However, Talbot rightly calls the "Crucifixus" "the jewel of the work." In fact, I think it one of the most remarkable movements in all of Vivaldi (that is, in the Vivaldi I know) – vocal, choral, or instrumental. Its "even, detached notes in the bass" depict "the slow walk to Calvary." This is chromatic music, but outside Vivaldi's usual habits. More accurately, I think, one would characterize it as genius harmonic progressions, absolutely unexpected, and yet not bizarre. Ascending and descending chromatic lines in the choral parts depict the agony ("passus") on the cross and the burial ("et sepultus est") of Jesus. The final section returns mainly to the declamation of the first, but concludes with another fugato on "et vitam venturi saeculi" (the life of the world to come).
Dixit Dominus always struck me as incredibly bloodthirsty, a war Psalm (110 or 109 if you're Catholic) all about God slicing through your enemies for you (or with you). Handel wrote my favorite setting, but Vivaldi doesn't lag far behind. In many ways, we've heard it all before – the antiphony between the double choirs and orchestras, the sudden unisons, the chromatics – but here Vivaldi elaborates. At "Tu es sacerdos" (thou art a priest), Vivaldi gives us not a fugue, not a double fugue, but a triple fugue (ie, a fugue with three subjects, any one of which can serve as a bass line to the other two) and a neat bit of word painting. As violins are throwing off crackling squibs, one vocal part sings in long notes the words "in aeternum" (forever). Vivaldi spotlights the two trumpets without accompaniment in the "Iudicabit in nationibus" (he will judge among the nations), turning them into the Last Trumpets and exploiting their range, top to bottom. As in the Magnificat, the "Gloria Patri" repeats the opening material, and for the same reason. Talbot considers the fugue on "Sicut erat in principio" the most elaborate Vivaldi wrote. It certainly juggles a lot of stuff, including an 8-bar subject that happens to be the same bass line Bach used in his Goldberg Variations. Apparently, like the "Dresden Amen," this was also a popular thematic bit for Baroque composers.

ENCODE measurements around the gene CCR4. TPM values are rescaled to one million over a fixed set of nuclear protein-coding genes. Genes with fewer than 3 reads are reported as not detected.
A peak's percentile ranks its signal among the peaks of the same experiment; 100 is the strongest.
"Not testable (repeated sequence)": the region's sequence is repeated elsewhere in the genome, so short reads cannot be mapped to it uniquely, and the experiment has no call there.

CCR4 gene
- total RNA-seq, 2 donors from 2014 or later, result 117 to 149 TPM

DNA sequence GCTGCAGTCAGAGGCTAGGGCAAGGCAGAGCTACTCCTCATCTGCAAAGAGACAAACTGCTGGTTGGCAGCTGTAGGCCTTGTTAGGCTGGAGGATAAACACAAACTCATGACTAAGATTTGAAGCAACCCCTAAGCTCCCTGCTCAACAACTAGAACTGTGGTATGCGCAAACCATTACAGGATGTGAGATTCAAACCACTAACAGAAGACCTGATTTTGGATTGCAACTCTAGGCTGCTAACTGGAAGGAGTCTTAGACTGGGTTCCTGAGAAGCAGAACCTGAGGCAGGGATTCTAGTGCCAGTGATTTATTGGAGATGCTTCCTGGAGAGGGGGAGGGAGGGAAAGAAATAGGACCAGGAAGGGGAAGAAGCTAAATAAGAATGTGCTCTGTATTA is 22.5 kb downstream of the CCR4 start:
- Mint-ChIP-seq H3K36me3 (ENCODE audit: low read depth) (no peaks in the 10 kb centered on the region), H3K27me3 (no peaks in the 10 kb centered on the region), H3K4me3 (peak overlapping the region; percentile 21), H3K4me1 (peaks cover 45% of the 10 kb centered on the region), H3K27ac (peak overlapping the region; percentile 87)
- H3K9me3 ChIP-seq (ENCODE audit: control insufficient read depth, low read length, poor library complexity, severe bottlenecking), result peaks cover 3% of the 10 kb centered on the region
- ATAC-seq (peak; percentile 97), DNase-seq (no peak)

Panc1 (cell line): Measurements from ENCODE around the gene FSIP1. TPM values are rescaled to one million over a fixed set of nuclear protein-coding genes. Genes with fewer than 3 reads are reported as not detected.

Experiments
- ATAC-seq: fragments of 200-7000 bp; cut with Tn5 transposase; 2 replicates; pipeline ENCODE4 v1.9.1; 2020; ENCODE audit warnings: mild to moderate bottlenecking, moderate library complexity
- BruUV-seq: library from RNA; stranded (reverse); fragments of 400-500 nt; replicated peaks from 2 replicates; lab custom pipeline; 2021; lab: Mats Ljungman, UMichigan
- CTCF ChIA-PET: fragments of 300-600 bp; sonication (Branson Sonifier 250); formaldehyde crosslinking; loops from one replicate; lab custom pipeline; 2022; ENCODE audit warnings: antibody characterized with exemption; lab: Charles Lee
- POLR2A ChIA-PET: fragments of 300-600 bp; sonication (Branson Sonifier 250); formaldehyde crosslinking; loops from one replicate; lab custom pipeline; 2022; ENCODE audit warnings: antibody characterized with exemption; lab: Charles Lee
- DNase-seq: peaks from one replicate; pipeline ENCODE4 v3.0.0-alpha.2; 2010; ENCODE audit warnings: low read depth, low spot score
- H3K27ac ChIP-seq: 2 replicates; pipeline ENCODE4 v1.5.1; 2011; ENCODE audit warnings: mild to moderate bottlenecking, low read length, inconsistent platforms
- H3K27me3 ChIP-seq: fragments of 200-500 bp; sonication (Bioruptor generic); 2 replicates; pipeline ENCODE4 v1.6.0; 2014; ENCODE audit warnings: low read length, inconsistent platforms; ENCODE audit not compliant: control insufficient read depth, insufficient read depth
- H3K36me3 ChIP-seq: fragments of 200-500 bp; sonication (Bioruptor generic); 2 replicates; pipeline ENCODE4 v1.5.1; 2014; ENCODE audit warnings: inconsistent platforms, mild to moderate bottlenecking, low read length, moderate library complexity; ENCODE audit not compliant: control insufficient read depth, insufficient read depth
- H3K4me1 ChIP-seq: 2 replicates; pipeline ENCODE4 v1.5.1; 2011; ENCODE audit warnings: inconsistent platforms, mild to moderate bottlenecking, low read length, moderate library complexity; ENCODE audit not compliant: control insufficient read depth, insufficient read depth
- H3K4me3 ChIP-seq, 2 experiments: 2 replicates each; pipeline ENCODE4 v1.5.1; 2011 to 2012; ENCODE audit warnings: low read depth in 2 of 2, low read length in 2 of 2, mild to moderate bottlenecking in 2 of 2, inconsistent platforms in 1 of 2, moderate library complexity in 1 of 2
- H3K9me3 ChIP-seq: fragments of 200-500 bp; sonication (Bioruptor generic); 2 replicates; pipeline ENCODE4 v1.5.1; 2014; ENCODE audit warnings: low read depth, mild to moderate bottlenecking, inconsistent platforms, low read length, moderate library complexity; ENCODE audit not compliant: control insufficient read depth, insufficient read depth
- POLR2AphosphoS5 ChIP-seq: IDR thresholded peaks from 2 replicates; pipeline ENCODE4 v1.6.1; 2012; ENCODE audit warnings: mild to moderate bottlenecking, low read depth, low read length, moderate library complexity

This disc inaugurated Hyperion's series of Vivaldi's complete sacred music with Robert King and the King's Consort, which I believe has been completed. As far as I'm concerned, it moves to the front of the line, despite such star competition as McGegan, Muti, Marriner, and even as far back as Negri. One can point to individual players and singers, but what really stand out are the exquisite balance among the forces, the elegant yet vital rhythmic drive, and the gorgeous tone. Furthermore, the disc is just plain fun, a real joy. I give it the Royal Schwartz Seal of Approval.
Copyright © 2014, Steve Schwartz